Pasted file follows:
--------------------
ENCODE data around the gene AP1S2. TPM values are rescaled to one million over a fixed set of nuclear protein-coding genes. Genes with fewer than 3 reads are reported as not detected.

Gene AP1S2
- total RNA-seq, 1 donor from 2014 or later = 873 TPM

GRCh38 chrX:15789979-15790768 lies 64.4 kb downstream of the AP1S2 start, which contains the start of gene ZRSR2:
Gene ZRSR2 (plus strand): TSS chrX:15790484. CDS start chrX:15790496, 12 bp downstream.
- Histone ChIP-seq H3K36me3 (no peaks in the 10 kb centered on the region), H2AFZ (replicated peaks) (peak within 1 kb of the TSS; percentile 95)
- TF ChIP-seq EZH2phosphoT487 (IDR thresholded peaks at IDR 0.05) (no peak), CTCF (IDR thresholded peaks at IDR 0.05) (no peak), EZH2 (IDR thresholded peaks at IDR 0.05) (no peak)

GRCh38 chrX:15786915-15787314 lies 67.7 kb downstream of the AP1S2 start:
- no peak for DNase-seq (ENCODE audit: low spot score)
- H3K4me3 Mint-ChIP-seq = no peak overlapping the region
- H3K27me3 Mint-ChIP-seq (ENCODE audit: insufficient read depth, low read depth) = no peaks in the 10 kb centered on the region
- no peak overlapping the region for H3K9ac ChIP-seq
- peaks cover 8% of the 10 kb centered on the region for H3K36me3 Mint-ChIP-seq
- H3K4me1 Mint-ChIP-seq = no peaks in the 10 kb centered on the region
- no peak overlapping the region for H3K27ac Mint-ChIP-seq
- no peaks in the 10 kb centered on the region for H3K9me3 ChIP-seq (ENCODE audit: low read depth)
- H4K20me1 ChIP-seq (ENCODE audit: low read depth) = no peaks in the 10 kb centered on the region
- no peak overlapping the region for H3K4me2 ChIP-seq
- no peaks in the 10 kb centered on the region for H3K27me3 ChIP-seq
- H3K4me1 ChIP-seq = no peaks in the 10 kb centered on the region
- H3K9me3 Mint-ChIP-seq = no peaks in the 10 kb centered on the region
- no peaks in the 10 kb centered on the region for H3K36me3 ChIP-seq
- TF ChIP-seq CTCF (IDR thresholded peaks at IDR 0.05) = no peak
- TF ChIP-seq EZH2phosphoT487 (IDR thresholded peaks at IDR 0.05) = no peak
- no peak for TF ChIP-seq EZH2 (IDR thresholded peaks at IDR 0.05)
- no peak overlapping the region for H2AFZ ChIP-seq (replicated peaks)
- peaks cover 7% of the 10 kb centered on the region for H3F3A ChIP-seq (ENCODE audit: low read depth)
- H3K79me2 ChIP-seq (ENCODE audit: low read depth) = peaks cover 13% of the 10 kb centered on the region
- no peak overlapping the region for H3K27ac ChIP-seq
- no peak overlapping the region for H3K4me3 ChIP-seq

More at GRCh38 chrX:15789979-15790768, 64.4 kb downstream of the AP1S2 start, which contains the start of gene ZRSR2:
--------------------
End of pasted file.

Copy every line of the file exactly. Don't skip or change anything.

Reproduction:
ENCODE data around the gene AP1S2. TPM values are rescaled to one million over a fixed set of nuclear protein-coding genes. Genes with fewer than 3 reads are reported as not detected.

Gene AP1S2
- total RNA-seq, 1 donor from 2014 or later = 873 TPM

GRCh38 chrX:15789979-15790768 lies 64.4 kb downstream of the AP1S2 start, which contains the start of gene ZRSR2:
Gene ZRSR2 (plus strand): TSS chrX:15790484. CDS start chrX:15790496, 12 bp downstream.
- Histone ChIP-seq H3K36me3 (no peaks in the 10 kb centered on the region), H2AFZ (replicated peaks) (peak within 1 kb of the TSS; percentile 95)
- TF ChIP-seq EZH2phosphoT487 (IDR thresholded peaks at IDR 0.05) (no peak), CTCF (IDR thresholded peaks at IDR 0.05) (no peak), EZH2 (IDR thresholded peaks at IDR 0.05) (no peak)

GRCh38 chrX:15786915-15787314 lies 67.7 kb downstream of the AP1S2 start:
- no peak for DNase-seq (ENCODE audit: low spot score)
- H3K4me3 Mint-ChIP-seq = no peak overlapping the region
- H3K27me3 Mint-ChIP-seq (ENCODE audit: insufficient read depth, low read depth) = no peaks in the 10 kb centered on the region
- no peak overlapping the region for H3K9ac ChIP-seq
- peaks cover 8% of the 10 kb centered on the region for H3K36me3 Mint-ChIP-seq
- H3K4me1 Mint-ChIP-seq = no peaks in the 10 kb centered on the region
- no peak overlapping the region for H3K27ac Mint-ChIP-seq
- no peaks in the 10 kb centered on the region for H3K9me3 ChIP-seq (ENCODE audit: low read depth)
- H4K20me1 ChIP-seq (ENCODE audit: low read depth) = no peaks in the 10 kb centered on the region
- no peak overlapping the region for H3K4me2 ChIP-seq
- no peaks in the 10 kb centered on the region for H3K27me3 ChIP-seq
- H3K4me1 ChIP-seq = no peaks in the 10 kb centered on the region
- H3K9me3 Mint-ChIP-seq = no peaks in the 10 kb centered on the region
- no peaks in the 10 kb centered on the region for H3K36me3 ChIP-seq
- TF ChIP-seq CTCF (IDR thresholded peaks at IDR 0.05) = no peak
- TF ChIP-seq EZH2phosphoT487 (IDR thresholded peaks at IDR 0.05) = no peak
- no peak for TF ChIP-seq EZH2 (IDR thresholded peaks at IDR 0.05)
- no peak overlapping the region for H2AFZ ChIP-seq (replicated peaks)
- peaks cover 7% of the 10 kb centered on the region for H3F3A ChIP-seq (ENCODE audit: low read depth)
- H3K79me2 ChIP-seq (ENCODE audit: low read depth) = peaks cover 13% of the 10 kb centered on the region
- no peak overlapping the region for H3K27ac ChIP-seq
- no peak overlapping the region for H3K4me3 ChIP-seq

More at GRCh38 chrX:15789979-15790768, 64.4 kb downstream of the AP1S2 start, which contains the start of gene ZRSR2: